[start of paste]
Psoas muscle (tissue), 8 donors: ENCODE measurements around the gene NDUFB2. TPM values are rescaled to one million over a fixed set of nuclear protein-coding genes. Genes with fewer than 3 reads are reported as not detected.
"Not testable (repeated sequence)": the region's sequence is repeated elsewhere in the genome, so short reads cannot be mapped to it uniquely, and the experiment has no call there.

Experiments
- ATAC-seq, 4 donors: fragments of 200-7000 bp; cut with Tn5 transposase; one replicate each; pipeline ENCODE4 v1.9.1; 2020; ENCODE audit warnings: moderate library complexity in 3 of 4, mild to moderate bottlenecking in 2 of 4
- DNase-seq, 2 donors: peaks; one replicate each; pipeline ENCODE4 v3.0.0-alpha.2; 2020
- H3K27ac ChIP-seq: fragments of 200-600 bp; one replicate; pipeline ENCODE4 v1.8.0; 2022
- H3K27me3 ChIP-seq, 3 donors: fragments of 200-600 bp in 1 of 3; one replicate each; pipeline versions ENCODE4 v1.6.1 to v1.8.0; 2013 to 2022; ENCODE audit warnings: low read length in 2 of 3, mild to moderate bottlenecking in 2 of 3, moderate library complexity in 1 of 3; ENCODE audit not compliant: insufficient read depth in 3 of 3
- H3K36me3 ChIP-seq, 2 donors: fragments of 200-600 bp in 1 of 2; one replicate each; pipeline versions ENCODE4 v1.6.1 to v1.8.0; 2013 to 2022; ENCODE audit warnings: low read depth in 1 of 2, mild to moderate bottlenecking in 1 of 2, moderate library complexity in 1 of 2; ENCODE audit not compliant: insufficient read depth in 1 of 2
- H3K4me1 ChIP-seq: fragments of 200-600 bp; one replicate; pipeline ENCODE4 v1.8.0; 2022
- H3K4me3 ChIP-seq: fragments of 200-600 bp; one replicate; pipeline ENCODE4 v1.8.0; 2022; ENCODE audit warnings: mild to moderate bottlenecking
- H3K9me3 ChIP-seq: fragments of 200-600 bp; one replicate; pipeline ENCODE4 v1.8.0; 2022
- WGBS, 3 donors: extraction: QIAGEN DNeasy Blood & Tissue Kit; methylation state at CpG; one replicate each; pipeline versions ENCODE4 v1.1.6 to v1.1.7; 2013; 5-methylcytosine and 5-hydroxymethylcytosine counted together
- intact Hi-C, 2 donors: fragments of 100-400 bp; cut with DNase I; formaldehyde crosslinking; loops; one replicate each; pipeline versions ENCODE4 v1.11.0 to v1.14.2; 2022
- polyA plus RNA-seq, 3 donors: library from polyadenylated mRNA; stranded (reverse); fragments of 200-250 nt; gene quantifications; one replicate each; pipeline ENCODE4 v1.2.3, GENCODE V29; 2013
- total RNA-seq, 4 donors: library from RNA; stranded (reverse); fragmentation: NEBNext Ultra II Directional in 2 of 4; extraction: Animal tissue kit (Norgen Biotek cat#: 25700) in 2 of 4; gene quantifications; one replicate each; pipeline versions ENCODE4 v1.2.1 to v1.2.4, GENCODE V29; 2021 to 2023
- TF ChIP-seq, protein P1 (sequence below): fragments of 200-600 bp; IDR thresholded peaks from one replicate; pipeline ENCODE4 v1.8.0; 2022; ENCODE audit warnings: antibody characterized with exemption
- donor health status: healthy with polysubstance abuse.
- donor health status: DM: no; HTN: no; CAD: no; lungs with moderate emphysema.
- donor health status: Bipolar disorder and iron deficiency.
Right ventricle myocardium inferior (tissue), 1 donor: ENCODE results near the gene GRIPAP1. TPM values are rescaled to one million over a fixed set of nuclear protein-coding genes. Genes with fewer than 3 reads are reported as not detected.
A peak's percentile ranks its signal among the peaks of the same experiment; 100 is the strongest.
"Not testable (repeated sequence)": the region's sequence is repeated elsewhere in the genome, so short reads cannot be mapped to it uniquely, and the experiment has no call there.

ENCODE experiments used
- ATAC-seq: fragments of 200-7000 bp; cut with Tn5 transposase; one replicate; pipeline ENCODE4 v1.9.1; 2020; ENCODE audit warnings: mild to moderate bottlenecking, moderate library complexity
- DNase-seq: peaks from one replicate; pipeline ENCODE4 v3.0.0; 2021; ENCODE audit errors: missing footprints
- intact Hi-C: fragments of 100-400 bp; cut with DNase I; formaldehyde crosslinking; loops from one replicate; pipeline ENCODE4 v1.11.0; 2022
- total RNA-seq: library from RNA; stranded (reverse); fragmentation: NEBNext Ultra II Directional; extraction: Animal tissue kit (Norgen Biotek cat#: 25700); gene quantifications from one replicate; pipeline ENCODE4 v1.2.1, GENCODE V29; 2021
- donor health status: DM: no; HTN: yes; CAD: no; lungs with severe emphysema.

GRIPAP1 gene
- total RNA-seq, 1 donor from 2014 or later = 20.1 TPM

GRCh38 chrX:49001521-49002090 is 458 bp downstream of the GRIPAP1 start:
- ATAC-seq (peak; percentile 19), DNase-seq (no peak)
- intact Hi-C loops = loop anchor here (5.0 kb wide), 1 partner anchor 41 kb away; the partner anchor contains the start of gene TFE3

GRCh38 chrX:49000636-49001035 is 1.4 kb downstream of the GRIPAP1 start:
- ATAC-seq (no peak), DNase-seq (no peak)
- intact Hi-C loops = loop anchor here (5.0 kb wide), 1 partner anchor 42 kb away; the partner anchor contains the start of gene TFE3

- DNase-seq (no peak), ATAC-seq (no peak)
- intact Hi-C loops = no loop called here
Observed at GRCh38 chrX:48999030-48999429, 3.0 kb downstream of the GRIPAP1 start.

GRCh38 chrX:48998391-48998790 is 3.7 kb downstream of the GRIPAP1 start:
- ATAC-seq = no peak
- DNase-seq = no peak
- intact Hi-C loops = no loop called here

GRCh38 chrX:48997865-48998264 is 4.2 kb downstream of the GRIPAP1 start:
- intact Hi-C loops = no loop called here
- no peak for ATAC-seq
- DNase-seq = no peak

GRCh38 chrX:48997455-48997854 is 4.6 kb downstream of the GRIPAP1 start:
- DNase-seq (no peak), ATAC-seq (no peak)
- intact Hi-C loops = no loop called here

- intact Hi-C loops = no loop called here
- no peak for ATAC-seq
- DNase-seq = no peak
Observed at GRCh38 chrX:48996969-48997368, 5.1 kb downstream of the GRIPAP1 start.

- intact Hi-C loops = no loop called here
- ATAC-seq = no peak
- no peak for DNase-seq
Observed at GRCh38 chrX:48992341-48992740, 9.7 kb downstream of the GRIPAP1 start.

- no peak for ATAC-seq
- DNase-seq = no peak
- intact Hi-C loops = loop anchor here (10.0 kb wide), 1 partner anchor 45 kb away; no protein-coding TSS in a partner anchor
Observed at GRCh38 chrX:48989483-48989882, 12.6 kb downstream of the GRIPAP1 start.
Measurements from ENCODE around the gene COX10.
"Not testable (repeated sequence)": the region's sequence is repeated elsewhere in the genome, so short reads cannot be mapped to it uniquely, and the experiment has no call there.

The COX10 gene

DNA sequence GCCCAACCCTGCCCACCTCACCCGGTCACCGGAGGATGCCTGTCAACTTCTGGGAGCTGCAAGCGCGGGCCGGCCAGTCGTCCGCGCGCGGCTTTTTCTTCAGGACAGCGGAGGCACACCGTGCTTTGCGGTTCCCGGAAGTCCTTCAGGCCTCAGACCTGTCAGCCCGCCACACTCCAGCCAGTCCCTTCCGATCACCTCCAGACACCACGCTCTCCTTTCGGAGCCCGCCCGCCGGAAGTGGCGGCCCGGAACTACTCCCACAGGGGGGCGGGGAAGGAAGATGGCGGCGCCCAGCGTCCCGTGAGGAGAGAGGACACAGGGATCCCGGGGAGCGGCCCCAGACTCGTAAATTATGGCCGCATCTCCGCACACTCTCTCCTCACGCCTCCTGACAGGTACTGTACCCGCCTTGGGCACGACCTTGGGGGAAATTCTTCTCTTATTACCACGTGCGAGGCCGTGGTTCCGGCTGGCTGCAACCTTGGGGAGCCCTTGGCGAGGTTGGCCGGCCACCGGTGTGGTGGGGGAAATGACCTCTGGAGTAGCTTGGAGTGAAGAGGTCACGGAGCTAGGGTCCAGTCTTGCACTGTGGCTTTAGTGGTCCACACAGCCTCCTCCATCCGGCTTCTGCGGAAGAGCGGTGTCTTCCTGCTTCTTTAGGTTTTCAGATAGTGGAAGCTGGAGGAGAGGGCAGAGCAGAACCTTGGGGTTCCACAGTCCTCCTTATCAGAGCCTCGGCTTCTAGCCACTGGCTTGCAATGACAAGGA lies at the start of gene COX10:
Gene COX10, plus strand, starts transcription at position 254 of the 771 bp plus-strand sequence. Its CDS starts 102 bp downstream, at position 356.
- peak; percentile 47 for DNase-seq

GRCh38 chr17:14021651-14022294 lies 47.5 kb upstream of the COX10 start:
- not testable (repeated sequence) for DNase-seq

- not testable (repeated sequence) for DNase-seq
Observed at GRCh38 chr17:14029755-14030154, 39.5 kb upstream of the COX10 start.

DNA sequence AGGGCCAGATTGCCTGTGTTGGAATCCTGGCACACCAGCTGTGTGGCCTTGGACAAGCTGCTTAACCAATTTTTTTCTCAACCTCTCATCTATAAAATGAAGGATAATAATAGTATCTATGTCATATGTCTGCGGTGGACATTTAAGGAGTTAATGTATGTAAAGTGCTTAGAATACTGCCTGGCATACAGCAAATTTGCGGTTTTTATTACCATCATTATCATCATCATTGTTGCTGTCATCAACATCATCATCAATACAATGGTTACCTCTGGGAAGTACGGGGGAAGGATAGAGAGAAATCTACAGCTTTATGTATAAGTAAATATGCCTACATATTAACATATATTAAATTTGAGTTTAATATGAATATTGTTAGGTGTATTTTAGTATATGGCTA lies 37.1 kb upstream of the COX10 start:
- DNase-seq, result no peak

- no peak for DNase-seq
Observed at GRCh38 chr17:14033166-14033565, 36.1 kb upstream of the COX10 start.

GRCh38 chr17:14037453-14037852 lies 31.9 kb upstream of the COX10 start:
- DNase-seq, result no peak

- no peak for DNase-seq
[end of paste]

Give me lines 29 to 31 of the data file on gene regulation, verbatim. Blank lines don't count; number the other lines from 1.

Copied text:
GRIPAP1 gene
- total RNA-seq, 1 donor from 2014 or later = 20.1 TPM

GRCh38 chrX:49001521-49002090 is 458 bp downstream of the GRIPAP1 start: